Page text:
Quantitative determination of flavonoids in a VO water–ethanol extract was determined by the Leventhal titrimetric method [39] based on the ability of flavonoids to be oxidized by potassium permanganate. Prepared according to the method described above and filtered, the VO water–ethanol extract was taken with a 25 mL pipette and transferred to a conical flask with the capacity of 750 mL. Then, 500 mL of water and 25 mL of indigosulfonic acid solution were added and titrated with constant stirring with a solution of potassium permanganate (0.02 M) until it became a golden yellow color. At the same time, the control experiment was conducted in which the water–ethanol extract was carried out in which the water–ethanol extract was replaced with distilled water. The sum of flavonoids was estimated taking into account that 1 mL of potassium permanganate solution (0.02 M) corresponds to 0.0041 g of flavonoid substances in terms of tannin.
The qualitative reaction to flavonoids was carried out using FeCl (III): 2 ÷ 3 drops of 1% FeCl (III) solution were added to a 1 mL of VO extracts, resulting in a color change: an initially pink extract acquired a reddish-brown color, which indicates the presence of flavones and their derivatives in the sample [40].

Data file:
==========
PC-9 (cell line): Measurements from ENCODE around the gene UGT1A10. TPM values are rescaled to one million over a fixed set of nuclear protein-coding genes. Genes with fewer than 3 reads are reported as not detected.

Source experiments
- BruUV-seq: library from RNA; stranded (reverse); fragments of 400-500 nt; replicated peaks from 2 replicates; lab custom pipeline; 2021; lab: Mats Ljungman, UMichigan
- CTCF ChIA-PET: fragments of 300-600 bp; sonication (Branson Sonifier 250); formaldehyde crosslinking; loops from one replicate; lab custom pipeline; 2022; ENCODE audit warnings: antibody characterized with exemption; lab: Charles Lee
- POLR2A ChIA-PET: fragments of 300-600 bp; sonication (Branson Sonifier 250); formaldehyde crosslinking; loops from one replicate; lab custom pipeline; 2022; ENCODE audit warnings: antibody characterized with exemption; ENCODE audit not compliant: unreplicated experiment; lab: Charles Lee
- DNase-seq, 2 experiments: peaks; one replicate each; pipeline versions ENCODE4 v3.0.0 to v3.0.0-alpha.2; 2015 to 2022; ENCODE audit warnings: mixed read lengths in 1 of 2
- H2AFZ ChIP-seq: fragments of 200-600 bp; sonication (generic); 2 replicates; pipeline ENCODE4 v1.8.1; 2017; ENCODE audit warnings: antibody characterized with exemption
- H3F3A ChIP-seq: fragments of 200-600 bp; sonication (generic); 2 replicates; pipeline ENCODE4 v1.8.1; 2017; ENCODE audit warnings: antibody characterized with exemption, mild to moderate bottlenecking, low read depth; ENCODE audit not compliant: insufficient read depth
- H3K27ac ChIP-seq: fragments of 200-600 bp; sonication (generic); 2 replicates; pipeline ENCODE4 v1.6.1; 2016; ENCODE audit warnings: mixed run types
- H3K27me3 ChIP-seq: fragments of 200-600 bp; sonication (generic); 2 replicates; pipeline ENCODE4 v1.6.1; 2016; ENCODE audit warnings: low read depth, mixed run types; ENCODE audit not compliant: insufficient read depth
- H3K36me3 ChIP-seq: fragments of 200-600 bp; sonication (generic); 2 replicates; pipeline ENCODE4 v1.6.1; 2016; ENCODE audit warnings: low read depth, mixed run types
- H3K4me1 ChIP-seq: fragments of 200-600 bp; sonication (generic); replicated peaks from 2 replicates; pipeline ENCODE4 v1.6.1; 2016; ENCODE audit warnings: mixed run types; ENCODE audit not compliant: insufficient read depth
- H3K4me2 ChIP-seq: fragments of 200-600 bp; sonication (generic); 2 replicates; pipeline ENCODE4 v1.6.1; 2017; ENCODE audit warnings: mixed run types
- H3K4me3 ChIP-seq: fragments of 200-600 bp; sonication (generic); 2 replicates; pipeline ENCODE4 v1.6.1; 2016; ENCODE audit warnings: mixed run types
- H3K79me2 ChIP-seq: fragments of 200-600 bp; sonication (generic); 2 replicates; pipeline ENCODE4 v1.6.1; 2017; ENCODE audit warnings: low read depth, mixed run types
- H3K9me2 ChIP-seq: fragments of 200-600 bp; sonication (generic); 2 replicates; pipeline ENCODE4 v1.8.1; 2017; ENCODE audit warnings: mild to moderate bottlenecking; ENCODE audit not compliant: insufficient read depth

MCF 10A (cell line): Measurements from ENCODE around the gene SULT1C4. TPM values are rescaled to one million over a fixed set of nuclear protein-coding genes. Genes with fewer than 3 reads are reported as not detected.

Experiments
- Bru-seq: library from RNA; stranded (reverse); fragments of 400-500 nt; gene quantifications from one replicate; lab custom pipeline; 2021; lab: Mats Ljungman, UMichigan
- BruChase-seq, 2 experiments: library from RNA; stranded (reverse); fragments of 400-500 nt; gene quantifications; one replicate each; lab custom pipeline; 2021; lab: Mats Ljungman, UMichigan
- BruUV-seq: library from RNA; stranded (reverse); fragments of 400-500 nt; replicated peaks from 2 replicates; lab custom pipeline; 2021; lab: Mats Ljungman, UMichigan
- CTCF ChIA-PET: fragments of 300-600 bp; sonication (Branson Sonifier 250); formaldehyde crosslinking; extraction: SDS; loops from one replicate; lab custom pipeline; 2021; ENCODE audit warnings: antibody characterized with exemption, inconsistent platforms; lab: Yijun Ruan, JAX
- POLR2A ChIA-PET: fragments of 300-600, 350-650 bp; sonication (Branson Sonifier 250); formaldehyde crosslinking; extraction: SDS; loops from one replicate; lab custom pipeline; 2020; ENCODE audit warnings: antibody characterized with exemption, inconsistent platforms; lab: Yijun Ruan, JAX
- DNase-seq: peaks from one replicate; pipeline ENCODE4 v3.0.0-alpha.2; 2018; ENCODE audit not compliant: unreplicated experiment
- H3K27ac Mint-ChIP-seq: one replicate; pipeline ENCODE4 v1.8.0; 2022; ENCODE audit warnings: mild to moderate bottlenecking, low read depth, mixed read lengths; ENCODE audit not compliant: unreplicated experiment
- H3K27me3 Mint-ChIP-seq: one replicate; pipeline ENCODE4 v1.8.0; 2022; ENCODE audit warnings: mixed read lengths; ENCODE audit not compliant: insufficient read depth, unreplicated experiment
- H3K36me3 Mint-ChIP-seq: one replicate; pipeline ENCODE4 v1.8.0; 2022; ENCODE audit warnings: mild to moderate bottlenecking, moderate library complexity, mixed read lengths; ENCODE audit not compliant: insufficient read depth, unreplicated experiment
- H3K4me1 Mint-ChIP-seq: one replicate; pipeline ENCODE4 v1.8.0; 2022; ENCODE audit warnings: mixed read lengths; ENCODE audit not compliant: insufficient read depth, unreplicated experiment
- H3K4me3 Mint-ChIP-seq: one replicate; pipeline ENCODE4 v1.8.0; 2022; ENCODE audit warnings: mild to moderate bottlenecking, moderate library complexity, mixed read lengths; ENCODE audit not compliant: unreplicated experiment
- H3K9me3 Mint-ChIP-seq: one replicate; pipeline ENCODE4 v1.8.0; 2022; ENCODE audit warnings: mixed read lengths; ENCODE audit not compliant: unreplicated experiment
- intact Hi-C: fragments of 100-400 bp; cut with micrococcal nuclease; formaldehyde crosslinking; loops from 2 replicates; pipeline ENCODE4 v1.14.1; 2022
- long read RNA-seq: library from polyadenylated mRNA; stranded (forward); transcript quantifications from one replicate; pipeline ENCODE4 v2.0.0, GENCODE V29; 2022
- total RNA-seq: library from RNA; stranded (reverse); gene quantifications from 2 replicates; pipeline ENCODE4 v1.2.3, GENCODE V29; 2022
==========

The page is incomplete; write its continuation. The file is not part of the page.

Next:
2.4. Determination of Antioxidant Activity of Viburnum Extract with Gold Nanoparticles (DPPH Method)

This method is based on the ability of binding molecules of the reactive radical 2,2-diphenyl-1-picrylhydrazyl (DPPH) with antioxidants contained in the studied samples. The test sample of the extract/extract with Au NPs (V = 20 µL) was mixed with V = 300 µL of a freshly prepared of 2,2-diphenyl-1-picrylhydrazyl (DPPH) 0.1 mM solution in ethanol. The sample was incubated for 60 min at room temperature in the dark. The decrease in optical density at 515 nm was measured by a spectrophotometry technique (CLARIOstar, BMG Labtech, Ortenberg, Germany) [41].

2.5. Experimental Measurements

The fluorescence spectra of the microemulsion with the extract were measured by means of the Fluorolog 3 optical system (Horiba). The lifetime measurements of long-lived (triplet) states of extract molecules and phosphorescence spectra were carried out by means of this unit using the pulsed Xe lamp. The solid state NanoLed with a wavelength of 405 nm and pulse duration of 200 ps was used for lifetime fluorescence measurements. The IR absorption spectra were measured by means of the Shimadzu IR spectrometer (Japan). The absorption spectra in the visible region were recorded with a Shimadzu spectrophotometer (Japan).
The size distribution of gold nanoparticles was investigated by the dynamic scattered light method with using a Photocor-Compact Z unit. Zeta-potential measurements were also recorded on this system.

3. Results and Discussion

3.1. IR-Spectroscopy Results

In the first series of the experiment, the IR spectrum of the absorption of the water–ethanol solution of the VO extract was studied. The results are shown in Figure 1.